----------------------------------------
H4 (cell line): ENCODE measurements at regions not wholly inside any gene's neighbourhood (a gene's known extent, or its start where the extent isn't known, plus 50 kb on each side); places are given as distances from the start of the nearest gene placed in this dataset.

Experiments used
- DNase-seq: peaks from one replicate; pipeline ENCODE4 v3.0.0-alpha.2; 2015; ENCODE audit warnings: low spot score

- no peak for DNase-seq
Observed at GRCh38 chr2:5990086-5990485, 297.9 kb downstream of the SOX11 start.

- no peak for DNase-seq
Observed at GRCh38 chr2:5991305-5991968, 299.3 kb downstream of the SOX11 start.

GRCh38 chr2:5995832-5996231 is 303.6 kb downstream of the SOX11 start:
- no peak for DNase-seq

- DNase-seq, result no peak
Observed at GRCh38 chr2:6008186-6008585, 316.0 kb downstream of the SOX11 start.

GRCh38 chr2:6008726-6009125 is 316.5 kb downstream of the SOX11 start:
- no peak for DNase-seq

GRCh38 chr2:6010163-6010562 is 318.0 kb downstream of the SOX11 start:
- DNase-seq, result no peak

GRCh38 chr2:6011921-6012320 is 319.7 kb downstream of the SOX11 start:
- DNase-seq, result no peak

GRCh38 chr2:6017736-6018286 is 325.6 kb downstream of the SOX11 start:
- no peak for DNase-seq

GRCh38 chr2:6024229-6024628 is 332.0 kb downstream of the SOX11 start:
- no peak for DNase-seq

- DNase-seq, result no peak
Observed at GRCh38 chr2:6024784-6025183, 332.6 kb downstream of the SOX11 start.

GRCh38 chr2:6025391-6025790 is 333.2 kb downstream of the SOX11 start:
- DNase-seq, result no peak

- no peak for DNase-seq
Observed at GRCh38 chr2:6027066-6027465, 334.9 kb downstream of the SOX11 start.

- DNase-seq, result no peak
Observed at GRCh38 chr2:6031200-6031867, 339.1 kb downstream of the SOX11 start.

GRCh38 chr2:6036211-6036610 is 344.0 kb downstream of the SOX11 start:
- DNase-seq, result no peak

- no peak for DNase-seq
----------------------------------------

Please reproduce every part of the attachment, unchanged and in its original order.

H4 (cell line): ENCODE measurements at regions not wholly inside any gene's neighbourhood (a gene's known extent, or its start where the extent isn't known, plus 50 kb on each side); places are given as distances from the start of the nearest gene placed in this dataset.

Experiments used
- DNase-seq: peaks from one replicate; pipeline ENCODE4 v3.0.0-alpha.2; 2015; ENCODE audit warnings: low spot score

- no peak for DNase-seq
Observed at GRCh38 chr2:5990086-5990485, 297.9 kb downstream of the SOX11 start.

- no peak for DNase-seq
Observed at GRCh38 chr2:5991305-5991968, 299.3 kb downstream of the SOX11 start.

GRCh38 chr2:5995832-5996231 is 303.6 kb downstream of the SOX11 start:
- no peak for DNase-seq

- DNase-seq, result no peak
Observed at GRCh38 chr2:6008186-6008585, 316.0 kb downstream of the SOX11 start.

GRCh38 chr2:6008726-6009125 is 316.5 kb downstream of the SOX11 start:
- no peak for DNase-seq

GRCh38 chr2:6010163-6010562 is 318.0 kb downstream of the SOX11 start:
- DNase-seq, result no peak

GRCh38 chr2:6011921-6012320 is 319.7 kb downstream of the SOX11 start:
- DNase-seq, result no peak

GRCh38 chr2:6017736-6018286 is 325.6 kb downstream of the SOX11 start:
- no peak for DNase-seq

GRCh38 chr2:6024229-6024628 is 332.0 kb downstream of the SOX11 start:
- no peak for DNase-seq

- DNase-seq, result no peak
Observed at GRCh38 chr2:6024784-6025183, 332.6 kb downstream of the SOX11 start.

GRCh38 chr2:6025391-6025790 is 333.2 kb downstream of the SOX11 start:
- DNase-seq, result no peak

- no peak for DNase-seq
Observed at GRCh38 chr2:6027066-6027465, 334.9 kb downstream of the SOX11 start.

- DNase-seq, result no peak
Observed at GRCh38 chr2:6031200-6031867, 339.1 kb downstream of the SOX11 start.

GRCh38 chr2:6036211-6036610 is 344.0 kb downstream of the SOX11 start:
- DNase-seq, result no peak

- no peak for DNase-seq